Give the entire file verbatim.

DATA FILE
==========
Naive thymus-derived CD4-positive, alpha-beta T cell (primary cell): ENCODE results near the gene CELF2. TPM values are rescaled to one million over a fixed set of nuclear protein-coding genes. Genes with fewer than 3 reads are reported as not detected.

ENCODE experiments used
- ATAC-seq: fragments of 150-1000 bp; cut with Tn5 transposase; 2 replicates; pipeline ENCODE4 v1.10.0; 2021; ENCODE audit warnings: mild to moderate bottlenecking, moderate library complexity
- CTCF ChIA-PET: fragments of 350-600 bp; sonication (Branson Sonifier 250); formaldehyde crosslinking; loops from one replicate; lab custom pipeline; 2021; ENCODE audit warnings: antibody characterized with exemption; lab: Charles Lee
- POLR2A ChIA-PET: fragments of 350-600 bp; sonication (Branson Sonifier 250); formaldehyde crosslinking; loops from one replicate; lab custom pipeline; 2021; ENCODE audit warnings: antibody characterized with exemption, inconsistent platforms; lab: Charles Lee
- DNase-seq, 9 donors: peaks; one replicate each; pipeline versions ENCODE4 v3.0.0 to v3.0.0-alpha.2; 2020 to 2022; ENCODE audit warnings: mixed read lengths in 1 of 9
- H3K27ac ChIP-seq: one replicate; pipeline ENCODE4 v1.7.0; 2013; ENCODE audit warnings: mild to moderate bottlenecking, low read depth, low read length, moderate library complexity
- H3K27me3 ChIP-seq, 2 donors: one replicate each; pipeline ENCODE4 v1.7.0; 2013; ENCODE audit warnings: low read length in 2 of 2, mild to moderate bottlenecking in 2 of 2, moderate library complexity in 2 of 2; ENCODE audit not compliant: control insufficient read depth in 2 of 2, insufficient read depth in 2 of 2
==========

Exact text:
Naive thymus-derived CD4-positive, alpha-beta T cell (primary cell): ENCODE results near the gene CELF2. TPM values are rescaled to one million over a fixed set of nuclear protein-coding genes. Genes with fewer than 3 reads are reported as not detected.

ENCODE experiments used
- ATAC-seq: fragments of 150-1000 bp; cut with Tn5 transposase; 2 replicates; pipeline ENCODE4 v1.10.0; 2021; ENCODE audit warnings: mild to moderate bottlenecking, moderate library complexity
- CTCF ChIA-PET: fragments of 350-600 bp; sonication (Branson Sonifier 250); formaldehyde crosslinking; loops from one replicate; lab custom pipeline; 2021; ENCODE audit warnings: antibody characterized with exemption; lab: Charles Lee
- POLR2A ChIA-PET: fragments of 350-600 bp; sonication (Branson Sonifier 250); formaldehyde crosslinking; loops from one replicate; lab custom pipeline; 2021; ENCODE audit warnings: antibody characterized with exemption, inconsistent platforms; lab: Charles Lee
- DNase-seq, 9 donors: peaks; one replicate each; pipeline versions ENCODE4 v3.0.0 to v3.0.0-alpha.2; 2020 to 2022; ENCODE audit warnings: mixed read lengths in 1 of 9
- H3K27ac ChIP-seq: one replicate; pipeline ENCODE4 v1.7.0; 2013; ENCODE audit warnings: mild to moderate bottlenecking, low read depth, low read length, moderate library complexity
- H3K27me3 ChIP-seq, 2 donors: one replicate each; pipeline ENCODE4 v1.7.0; 2013; ENCODE audit warnings: low read length in 2 of 2, mild to moderate bottlenecking in 2 of 2, moderate library complexity in 2 of 2; ENCODE audit not compliant: control insufficient read depth in 2 of 2, insufficient read depth in 2 of 2